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Electric Vehicles as a Public Health Tool

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We talk a lot about the need to reduce our reliance on fossil fuels to fight climate change. We run programs and support policies in an effort meet our states' greenhouse gas emissions reduction goals: in Massachusetts, the statutory requirements of the Global Warming Solutions Act, in Rhode Island, the Resilient Rhode Island Act. With our climate going haywire (see the record-setting droughts, floods, and heat waves of 2016) and the emissions reductions of electric vehicles, climate change is one of the reasons we launched Drive Green with Mass Energy and People's Power & Light. But, setting climate change aside for a moment (a big ask, we know), replacing internal combustion engines on our roads with electric vehicles should still be a state priority. Why?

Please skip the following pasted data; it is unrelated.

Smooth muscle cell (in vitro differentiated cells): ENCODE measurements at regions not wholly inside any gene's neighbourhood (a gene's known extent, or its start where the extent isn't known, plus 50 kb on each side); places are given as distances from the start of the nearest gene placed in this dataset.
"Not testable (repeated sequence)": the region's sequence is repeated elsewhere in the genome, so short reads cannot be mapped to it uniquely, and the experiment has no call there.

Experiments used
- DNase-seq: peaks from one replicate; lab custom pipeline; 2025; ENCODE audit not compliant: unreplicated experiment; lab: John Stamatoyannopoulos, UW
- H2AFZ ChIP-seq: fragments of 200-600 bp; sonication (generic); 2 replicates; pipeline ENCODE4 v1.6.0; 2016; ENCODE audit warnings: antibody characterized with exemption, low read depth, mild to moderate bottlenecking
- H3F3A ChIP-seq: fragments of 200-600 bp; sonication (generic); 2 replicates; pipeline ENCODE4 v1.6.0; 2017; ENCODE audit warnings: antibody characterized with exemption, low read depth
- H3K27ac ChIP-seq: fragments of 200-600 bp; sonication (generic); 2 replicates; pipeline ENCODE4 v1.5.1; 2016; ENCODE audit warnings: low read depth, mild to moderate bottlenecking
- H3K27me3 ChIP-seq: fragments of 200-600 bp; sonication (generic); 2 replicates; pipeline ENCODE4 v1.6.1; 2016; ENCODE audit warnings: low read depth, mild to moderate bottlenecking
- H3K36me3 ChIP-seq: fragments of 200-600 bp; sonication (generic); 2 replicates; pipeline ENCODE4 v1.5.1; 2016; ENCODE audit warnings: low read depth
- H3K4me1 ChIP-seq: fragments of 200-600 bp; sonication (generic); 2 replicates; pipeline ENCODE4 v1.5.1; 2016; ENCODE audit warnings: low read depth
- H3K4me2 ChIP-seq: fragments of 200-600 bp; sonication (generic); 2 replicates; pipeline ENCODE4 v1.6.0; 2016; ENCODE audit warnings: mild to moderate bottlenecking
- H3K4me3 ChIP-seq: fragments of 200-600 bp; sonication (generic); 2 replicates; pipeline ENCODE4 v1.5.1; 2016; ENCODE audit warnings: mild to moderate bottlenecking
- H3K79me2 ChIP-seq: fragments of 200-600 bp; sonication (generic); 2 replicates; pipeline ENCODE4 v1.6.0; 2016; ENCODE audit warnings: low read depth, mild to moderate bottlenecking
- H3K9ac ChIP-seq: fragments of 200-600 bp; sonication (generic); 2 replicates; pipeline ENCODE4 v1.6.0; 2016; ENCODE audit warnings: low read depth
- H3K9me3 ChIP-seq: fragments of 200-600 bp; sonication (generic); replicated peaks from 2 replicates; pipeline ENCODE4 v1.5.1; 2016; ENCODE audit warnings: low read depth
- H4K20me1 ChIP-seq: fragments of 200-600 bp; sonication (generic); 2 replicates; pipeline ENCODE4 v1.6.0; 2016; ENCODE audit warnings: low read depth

Internal combustion engines are a public health menace

Internal combustion engines create air pollution in two ways: (1) by releasing primary pollutants directly into the atmosphere and (2) by creating secondary pollution when direct emissions react chemically with elements of the atmosphere.

Burning gasoline produces many different pollutants (too many to list in one blog post!), among them the six criteria pollutants for which the Environmental Protection Agency (EPA) has set standards thanks to the Clean Air Act: ground-level ozone, particulate matter, carbon monoxide, lead, sulfur dioxide, and nitrogen dioxide. Though we have made great progress in reducing emissions of these pollutants (particularly lead, with the phase-out of leaded gasoline), new research has prompted the EPA to set stricter standards over the years, and today more than 150 million people in the United States still live in counties whose air quality does not meet these National Ambient Air Quality Standards (NAAQS).